Screening – John D McHugh Double-Bill
Frontline is proud to present a double screening of John D McHugh’s films Bahrain: Fighting for Change and Endgame?.
Filmed in late February 2011, Bahrain: Fighting for Change examines the mounting pressure and activism of protesters looking for governmental reform in the Gulf state. Inspired by the similiar revolutionary movements in Egypt and Tunisia, Bahrain citizens took to the streets of the country’s capital, Manama, calling for the power of the monarchy to be curtailed and for constitutional reform. However, their peaceful demonstrations were disrupted when seven people were killed at Manama’s Pearl Roundabout by the government. Despite recent efforts between the protesters and the government to reach a peaceful conclusion, the objective of the revolutionaries has now changed to call for the dissolving of the monarchy.
John D McHugh goes right into the heart of the state’s entrance into the “Arab Spring,” delving not just into the opinions and motivations of citizens, protesters, and government officials, but also into the tenuous position of the country on the world’s stage. A Shia majority ruled by a sunni regime, Bahrain serves as an important foothold in the Middle East for the United States due to it’s close proximity to Saudi Arabia and Iran, who also want the country as an ally. With revolution in the air, how will Bahrain cope with international pressure, attention, and most importantly, the hearts and minds of its citizens?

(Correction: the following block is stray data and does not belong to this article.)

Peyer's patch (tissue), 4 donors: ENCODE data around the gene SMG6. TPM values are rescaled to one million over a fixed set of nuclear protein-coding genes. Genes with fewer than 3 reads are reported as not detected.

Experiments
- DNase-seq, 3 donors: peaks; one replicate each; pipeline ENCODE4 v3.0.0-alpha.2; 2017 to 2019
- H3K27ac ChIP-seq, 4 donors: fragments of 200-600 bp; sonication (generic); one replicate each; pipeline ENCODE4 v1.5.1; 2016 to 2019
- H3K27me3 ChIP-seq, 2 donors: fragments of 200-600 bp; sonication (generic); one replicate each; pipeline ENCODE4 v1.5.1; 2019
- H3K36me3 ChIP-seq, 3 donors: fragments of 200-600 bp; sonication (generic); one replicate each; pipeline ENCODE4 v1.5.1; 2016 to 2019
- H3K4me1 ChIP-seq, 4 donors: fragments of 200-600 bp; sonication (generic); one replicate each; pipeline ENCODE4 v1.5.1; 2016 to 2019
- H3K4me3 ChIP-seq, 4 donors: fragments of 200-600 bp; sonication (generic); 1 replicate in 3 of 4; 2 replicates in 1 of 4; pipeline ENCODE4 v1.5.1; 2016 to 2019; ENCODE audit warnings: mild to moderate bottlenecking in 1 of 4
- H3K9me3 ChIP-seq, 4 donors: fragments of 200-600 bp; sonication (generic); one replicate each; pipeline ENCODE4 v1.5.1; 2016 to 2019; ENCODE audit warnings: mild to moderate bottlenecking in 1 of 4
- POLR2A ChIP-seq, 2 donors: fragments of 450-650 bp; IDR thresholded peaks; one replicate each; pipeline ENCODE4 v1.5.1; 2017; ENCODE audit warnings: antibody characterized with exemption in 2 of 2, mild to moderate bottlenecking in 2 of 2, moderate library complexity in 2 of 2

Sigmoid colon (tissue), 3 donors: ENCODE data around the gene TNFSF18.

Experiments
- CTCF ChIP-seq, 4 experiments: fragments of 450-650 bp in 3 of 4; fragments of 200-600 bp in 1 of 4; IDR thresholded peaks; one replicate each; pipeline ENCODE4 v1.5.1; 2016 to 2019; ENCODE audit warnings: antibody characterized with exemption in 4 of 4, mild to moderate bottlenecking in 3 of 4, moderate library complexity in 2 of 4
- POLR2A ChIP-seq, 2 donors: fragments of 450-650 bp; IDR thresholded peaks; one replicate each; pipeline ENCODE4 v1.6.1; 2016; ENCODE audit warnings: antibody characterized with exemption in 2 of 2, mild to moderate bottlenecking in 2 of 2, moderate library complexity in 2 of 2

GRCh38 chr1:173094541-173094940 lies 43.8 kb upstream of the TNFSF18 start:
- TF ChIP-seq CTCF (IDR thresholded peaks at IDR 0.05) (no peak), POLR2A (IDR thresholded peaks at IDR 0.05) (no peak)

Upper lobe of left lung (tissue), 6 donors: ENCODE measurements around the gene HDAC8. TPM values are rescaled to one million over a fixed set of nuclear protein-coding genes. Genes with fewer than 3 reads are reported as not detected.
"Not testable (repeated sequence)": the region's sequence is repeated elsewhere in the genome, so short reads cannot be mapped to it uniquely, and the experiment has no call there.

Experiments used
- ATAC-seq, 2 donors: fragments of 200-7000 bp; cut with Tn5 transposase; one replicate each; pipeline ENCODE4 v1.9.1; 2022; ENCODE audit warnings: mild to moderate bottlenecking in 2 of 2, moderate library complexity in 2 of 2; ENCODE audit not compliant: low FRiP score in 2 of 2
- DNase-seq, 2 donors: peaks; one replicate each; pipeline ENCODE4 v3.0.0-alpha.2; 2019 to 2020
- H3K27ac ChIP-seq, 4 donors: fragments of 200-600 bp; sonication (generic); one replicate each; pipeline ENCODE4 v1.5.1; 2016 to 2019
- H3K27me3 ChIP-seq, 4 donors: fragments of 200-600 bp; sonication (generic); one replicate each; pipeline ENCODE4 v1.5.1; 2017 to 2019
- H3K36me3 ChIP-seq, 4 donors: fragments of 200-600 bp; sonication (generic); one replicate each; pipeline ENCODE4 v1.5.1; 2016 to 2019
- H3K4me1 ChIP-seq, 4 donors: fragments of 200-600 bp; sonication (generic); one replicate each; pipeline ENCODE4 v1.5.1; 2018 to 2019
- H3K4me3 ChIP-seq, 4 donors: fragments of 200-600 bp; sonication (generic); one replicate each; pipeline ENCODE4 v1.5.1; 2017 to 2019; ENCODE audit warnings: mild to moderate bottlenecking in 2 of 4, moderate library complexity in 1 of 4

Endgame? examines the question of American military success in Afghanistan in the weeks leading up to President Obama’s decision on the eventual size of the military’s presence there. Filmmaker John D McHugh follows the US 4th infantry division in the city of Kandahar and the surrounding region during the months of April and May as he observes both the continuing warmth in Afghan/American relations and the incalculable setbacks.
After several years of filming in the region, McHugh observes some extremely positive results between citizens and the army, of which soldiers are the most proud. However, after a mass prison escape through a tunnel, army members begin to doubt the sincerity of their relationships. With pressure mounting to succeed in the ten-year war, and activists calling for a peace treaty in the face of a growing Taliban network, Endgame? illuminates the grey area in Afghanistan.
Total running time: 50 mins